Ski season ends with a bang for Park City lodging industry
Around the middle of the ski season in early February, Bill Malone, president and CEO of the Park City Chamber/Bureau, pored over the numbers and came away with a tinge of concern.
Visitation had been strong up to that point, buoyed by plentiful snowfall early in the season, but the projected booking numbers from March through the close of the season appeared thin. Malone worried that the unusually warm weather on the East Coast meant people there might be less likely to book late-winter ski vacations. He wondered whether the numbers would get stronger as the dates neared.
As it turned out, the sultry East Coast winter likely did put a damper on the amount of people visiting Park City. But the numbers got stronger anyway.
Malone said droves of spring break vacationers and people visiting from Latin American countries led to a successful March — particularly the second half of the month.
"We’ve been up pretty much every day compared to last year," Malone said. "And it’s a sizeable increase over last year this week, ending with Easter. We’re seeing occupancies in the mid 70 (percent) this week, which is pretty good for this late in the season."
Nonetheless, the situation likely could have been even better if the East Coast’s winter had been normal. Malone said that has hurt ski towns throughout the West, though the exact ramifications are difficult to pin down.
"When you get a big part of the country that just doesn’t have a winter, it’s hard for people to get the motivation going," he said. "I would assume that has to affect us in some regard. There’s got to be a lot of people out there that just didn’t bring the skis out or the snowboards out for the whole winter and kind of wrote this winter off."
Malone is hopeful the effects don’t linger into future seasons. He said some in the ski industry worry that a multi-year period of abnormal weather in an area of the country could dampen enthusiasm for winter sports among people who live there.
"Do people drop the sport, or are there young people that just have never been skiing because they missed it during that timeframe of growing up for a couple of years?" he said.
That Park City was able to have a successful ski season despite the East Coast’s warm winter is a testament to the product it provides for visitors — both the on-mountain experience and aspects such as lodging and dining, Malone said.
"We offer a pretty exceptional ski vacation, both from a resort standpoint and a community standpoint," he said. "The word is getting out more and more, and the more we work on that to inform people about what we have, I think more of our success is built upon, ‘Once you try it, you really like it.’ We have very few people who come here who do not have a good time. We’re becoming a real competitor to places like Aspen and Vail and Whistler."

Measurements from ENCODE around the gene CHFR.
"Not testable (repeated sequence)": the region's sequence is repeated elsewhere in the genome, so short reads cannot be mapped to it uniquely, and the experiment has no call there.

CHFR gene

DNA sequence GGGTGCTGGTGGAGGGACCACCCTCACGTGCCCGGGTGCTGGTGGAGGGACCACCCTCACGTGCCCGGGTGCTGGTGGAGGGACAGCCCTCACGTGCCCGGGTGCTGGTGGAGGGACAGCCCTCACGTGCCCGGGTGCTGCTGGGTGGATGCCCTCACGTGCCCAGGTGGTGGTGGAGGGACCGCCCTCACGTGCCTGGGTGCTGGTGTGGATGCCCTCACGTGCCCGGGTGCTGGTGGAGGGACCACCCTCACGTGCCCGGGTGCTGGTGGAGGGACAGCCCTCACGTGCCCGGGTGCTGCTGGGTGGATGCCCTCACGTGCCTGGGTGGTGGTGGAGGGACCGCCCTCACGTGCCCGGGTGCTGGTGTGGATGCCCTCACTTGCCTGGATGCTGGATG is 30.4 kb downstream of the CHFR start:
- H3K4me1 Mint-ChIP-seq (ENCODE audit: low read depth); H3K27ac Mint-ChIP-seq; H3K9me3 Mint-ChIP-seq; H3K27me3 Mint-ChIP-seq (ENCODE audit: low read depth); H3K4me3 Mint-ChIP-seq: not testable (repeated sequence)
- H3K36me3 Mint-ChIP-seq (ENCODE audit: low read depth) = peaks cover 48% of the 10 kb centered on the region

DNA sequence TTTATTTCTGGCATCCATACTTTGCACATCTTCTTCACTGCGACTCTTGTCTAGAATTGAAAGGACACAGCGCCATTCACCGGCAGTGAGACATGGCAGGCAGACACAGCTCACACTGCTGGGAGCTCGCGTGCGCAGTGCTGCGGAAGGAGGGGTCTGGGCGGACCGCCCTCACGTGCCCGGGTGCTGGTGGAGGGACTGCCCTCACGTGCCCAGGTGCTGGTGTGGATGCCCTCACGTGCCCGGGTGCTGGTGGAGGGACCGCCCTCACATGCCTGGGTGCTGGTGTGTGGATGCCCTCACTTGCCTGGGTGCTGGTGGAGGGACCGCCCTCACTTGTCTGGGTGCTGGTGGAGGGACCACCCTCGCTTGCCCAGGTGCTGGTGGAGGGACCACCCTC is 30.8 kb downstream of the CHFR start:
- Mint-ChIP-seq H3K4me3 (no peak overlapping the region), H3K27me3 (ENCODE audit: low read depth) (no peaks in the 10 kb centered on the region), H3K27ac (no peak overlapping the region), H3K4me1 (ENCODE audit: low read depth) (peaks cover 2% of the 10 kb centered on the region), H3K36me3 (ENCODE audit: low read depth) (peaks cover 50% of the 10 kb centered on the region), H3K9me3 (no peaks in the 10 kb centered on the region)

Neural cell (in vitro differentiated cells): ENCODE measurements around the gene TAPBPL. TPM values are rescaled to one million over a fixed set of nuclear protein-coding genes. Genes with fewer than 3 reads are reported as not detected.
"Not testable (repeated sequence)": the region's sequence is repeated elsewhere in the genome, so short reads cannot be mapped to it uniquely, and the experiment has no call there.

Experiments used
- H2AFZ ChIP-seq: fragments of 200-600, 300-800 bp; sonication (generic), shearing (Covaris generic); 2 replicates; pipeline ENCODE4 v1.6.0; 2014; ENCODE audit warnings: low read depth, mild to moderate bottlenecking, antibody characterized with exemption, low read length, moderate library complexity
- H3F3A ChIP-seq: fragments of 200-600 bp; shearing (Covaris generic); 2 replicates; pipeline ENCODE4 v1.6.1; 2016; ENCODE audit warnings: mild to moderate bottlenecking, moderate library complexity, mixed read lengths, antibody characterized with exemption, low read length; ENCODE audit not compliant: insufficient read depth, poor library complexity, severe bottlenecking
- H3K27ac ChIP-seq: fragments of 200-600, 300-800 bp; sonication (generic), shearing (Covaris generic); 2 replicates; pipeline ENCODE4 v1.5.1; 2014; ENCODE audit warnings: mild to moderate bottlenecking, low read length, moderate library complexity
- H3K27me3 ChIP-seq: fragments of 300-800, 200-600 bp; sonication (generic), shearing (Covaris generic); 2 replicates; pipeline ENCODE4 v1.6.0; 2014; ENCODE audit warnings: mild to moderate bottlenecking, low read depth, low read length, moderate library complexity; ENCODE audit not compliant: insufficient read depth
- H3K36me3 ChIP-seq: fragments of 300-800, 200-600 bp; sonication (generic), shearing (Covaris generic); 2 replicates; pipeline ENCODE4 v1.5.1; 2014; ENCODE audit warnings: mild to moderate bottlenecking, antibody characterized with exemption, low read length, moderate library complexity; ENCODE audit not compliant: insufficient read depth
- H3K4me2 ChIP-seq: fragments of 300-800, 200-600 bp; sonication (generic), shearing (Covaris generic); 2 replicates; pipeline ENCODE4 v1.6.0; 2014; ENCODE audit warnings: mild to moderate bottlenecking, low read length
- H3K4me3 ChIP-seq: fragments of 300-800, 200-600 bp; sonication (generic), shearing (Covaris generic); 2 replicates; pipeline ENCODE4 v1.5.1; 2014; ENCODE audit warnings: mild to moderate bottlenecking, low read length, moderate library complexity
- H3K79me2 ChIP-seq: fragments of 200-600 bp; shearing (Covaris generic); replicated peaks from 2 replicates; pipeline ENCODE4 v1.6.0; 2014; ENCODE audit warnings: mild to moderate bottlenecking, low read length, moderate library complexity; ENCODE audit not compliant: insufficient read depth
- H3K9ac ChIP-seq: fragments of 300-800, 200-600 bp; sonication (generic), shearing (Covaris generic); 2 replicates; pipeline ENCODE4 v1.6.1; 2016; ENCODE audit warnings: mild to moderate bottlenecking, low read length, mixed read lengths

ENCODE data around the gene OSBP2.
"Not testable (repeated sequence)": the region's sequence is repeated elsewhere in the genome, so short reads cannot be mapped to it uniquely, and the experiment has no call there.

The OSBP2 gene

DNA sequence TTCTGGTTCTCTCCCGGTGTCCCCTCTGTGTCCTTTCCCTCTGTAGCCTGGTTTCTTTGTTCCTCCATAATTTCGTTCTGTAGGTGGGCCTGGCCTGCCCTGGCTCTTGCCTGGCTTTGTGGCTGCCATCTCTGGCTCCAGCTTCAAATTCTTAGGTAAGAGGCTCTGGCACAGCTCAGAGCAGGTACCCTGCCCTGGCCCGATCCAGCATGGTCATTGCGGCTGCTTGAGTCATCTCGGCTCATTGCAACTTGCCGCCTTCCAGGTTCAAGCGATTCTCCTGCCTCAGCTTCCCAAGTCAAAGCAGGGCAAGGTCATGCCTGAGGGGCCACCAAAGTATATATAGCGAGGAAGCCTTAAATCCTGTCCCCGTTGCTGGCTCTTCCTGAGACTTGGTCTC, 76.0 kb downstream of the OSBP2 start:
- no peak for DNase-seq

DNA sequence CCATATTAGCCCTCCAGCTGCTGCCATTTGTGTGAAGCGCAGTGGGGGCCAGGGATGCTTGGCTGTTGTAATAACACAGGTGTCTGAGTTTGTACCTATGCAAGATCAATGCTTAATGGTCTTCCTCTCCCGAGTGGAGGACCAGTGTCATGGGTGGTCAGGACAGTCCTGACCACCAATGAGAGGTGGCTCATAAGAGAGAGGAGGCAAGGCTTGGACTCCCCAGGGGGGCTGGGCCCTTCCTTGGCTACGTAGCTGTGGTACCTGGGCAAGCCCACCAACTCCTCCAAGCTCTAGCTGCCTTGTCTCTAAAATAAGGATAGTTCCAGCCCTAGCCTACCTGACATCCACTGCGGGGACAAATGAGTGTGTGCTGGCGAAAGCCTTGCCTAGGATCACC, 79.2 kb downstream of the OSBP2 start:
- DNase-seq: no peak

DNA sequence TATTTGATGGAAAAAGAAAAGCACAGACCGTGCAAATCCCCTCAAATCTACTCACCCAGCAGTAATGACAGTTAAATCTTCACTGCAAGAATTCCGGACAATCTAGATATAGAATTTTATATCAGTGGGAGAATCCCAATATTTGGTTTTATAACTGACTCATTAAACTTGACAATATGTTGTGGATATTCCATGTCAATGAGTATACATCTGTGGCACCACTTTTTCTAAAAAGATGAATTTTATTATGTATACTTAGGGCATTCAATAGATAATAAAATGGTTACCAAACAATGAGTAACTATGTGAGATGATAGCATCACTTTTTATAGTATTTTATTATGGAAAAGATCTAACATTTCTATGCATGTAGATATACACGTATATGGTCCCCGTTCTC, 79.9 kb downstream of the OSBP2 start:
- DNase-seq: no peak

The timing of heavy snowfall throughout the early stages of the season also helped. Malone said when it snows is sometimes as important as how much it snows. Visitors who came through the holidays and January saw several big storms and likely went home and spread the word to coworkers and family members.
"When we get snow at the right times, it creates a lot of confidence and people pull the trigger on booking a vacation," he said. "That was the case with us this year."
But just because this ski season is winding down doesn’t mean there isn’t still work to do for Malone’s office, which is tasked with promoting Park City worldwide as a prime ski destination. As well as making preparations to begin touting the town’s summer offerings, the Chamber/Bureau is already gathering footage and photography to distribute in next winter’s advertising.
Additionally, the Chamber/Bureau is set to hit countries such as Australia and New Zealand, where winter is approaching, hard in the coming months at various trade shows. Malone expects Australia, which already is one of the Utah skiing industry’s most steady pipelines, to begin sending even more people to Park City due to Vail Resorts’ acquisition last year of Perisher, the country’s largest resort.
The majority of the Chamber/Bureau’s marketing presence in Australia is through entities such as travel agents and ski clubs, though digital advertising efforts there are expanding.
"They’re getting ready to start their ski season," Malone said, "and it’s a great time to sell our product."
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Another ski season is in the books, and much to the relief of the restaurant industry, the outlook, like the weather, is looking sunny.